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Can Democrats Win Back Rural America? Mark Neumann & Erica Smith Say Yes. So Does Bernie



Bernie beat Hillary by double digits in the Wisconsin presidential primary. I want to look at the 18 counties, most of which are rural, that make up the 4th Congressional district in the western part of the state. Bernie won every single one of them but what I want to compare is Bernie's vote and Trump's vote in each county

LaCrosse

Bernie- 15,139

Trump- 8,271

Eau Claire

Bernie- 13,058

Trump- 6,505

Portage

Bernie- 9,348

Trump-5,112

Grant

Bernie- 4,484

Trump- 3,462

Wood

Bernie- 6,747

Trump- 6,941

Dunn

Bernie- 4,272

Trump- 3,074

Pierce

Bernie- 3,199

Trump- 2,822

Chippewa

Bernie- 5,114

Trump- 5,832

Monroe

Bernie- 3,533

Trump- 3,613

Vernon

Bernie- 3,476

Trump- 2,437

Trempealeau

Bernie- 2,429

Trump- 2,414

Adams

Bernie- 1,501

Trump- 2,279

Juneau

Bernie- 1,843

Trump- 2,780

Jackson

Bernie- 1,845

Trump- 1,804

Crawford

Bernie- 1,582

Trump- 1,201

Buffalo

Bernie- 1,148

Trump- 1,395

Richland

Bernie- 1,784

Trump- 1,434

Pepin

Bernie- 560

Trump- 607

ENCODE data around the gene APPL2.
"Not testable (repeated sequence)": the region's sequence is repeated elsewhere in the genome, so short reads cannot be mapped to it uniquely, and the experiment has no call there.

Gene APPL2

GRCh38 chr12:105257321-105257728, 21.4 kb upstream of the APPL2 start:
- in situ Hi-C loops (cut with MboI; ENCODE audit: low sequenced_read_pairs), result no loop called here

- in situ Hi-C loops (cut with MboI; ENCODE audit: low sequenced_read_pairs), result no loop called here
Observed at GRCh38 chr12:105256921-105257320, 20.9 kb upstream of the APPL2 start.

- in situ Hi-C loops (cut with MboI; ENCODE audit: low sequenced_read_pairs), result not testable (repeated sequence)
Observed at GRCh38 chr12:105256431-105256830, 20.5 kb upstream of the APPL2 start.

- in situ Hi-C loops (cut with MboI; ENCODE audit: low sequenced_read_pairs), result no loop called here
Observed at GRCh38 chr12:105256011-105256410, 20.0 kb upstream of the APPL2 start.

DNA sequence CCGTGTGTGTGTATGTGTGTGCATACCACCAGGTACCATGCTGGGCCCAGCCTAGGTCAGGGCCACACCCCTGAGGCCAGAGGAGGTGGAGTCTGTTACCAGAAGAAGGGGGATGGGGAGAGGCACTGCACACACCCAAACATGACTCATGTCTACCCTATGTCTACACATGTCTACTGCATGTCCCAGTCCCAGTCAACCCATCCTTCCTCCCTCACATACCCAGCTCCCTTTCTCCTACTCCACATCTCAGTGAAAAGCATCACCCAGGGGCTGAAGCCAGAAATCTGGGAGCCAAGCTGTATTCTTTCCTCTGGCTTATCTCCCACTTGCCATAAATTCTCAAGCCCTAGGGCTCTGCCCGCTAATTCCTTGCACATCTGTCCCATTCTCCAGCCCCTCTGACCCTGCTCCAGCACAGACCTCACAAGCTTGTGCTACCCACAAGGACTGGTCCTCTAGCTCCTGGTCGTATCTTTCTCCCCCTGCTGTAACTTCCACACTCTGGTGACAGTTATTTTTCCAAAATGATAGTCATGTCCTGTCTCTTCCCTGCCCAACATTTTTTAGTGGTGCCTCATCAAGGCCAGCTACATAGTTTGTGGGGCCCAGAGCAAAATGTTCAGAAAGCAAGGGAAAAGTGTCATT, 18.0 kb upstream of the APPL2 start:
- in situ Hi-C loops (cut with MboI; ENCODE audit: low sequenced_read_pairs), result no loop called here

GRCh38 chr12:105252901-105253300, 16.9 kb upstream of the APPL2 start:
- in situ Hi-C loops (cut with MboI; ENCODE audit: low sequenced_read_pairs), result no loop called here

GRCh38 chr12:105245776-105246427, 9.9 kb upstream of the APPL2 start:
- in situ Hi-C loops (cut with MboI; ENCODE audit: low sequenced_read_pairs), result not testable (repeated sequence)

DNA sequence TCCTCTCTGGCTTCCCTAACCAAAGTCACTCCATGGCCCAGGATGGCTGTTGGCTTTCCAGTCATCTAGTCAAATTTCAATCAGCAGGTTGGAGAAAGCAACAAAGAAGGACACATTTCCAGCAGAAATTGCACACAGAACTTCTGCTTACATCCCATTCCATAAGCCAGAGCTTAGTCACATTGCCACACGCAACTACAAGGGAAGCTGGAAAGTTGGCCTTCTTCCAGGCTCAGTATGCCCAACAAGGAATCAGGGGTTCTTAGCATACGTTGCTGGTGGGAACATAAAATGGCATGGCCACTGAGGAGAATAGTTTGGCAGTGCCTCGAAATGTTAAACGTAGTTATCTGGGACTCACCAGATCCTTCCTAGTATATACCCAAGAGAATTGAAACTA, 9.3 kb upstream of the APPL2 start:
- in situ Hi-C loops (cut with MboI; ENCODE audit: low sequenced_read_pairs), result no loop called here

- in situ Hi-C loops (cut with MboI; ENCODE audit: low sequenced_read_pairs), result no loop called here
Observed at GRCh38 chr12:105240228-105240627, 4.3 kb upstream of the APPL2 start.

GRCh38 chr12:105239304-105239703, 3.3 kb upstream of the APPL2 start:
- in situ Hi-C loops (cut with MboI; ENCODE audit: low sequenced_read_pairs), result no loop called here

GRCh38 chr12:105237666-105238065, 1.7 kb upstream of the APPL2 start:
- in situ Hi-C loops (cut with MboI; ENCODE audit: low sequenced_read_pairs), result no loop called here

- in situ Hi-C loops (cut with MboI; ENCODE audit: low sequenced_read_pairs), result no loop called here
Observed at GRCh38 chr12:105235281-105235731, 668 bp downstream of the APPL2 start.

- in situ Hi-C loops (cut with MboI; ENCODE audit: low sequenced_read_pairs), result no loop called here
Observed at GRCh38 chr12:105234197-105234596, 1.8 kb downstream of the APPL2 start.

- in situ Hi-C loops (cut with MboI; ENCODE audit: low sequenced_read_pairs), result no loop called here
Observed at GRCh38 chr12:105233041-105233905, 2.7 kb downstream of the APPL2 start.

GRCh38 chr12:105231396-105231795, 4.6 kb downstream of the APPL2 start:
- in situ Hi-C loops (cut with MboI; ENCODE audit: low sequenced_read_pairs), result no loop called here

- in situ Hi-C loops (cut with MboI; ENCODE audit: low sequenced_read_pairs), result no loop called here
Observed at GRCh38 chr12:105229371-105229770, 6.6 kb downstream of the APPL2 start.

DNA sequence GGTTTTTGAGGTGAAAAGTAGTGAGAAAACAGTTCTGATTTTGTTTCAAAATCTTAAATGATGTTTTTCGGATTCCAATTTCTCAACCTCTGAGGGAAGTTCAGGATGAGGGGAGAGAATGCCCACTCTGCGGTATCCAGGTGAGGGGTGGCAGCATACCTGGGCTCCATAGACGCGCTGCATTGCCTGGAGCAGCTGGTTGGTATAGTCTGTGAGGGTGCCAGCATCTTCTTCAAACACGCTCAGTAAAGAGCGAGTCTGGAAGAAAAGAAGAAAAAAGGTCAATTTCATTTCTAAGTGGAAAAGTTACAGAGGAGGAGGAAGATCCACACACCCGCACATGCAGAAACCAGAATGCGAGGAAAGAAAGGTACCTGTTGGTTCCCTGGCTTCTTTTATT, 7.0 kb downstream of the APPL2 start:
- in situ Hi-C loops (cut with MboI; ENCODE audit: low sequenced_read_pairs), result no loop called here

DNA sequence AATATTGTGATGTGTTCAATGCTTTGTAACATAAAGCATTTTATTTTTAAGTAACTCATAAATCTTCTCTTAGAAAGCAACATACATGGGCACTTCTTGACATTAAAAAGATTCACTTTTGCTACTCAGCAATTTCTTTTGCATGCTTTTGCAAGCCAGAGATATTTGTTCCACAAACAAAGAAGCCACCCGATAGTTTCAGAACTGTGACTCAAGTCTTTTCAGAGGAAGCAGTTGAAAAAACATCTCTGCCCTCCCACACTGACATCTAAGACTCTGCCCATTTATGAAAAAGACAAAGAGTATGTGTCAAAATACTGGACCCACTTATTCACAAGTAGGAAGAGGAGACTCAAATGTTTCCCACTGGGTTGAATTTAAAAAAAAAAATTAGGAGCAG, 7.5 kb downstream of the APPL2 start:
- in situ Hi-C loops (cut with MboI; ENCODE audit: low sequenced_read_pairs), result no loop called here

Bernie won the district that day, more votes than Hillary and more votes than Trump. Bernie didn't just beat Trump in the least rural counties, he also beat him in some of the most rural counties like Richland, Crawford and Vernon. Obama had won the district but Trump beat both Hillary and Biden. Why? You may have heard the CNN report on Senator Jon Tester (D-MT) criticizing the Democratic Party for ignoring rural voters. Bernie, whose own state is the most rural state in the country, certainly didn't. His appeal to rural voters was very appreciated, which is why he did so well in areas like western Wisconsin. Tester, an organic wheat farmer: "I honestly don't think the Democratic Party can be a majority party unless we start appealing to Middle America a lot more. I'm talking about the area between the two mountain ranges, the Appalachians and the Rocky Mountains. And if we're able to do that, I think it will provide success."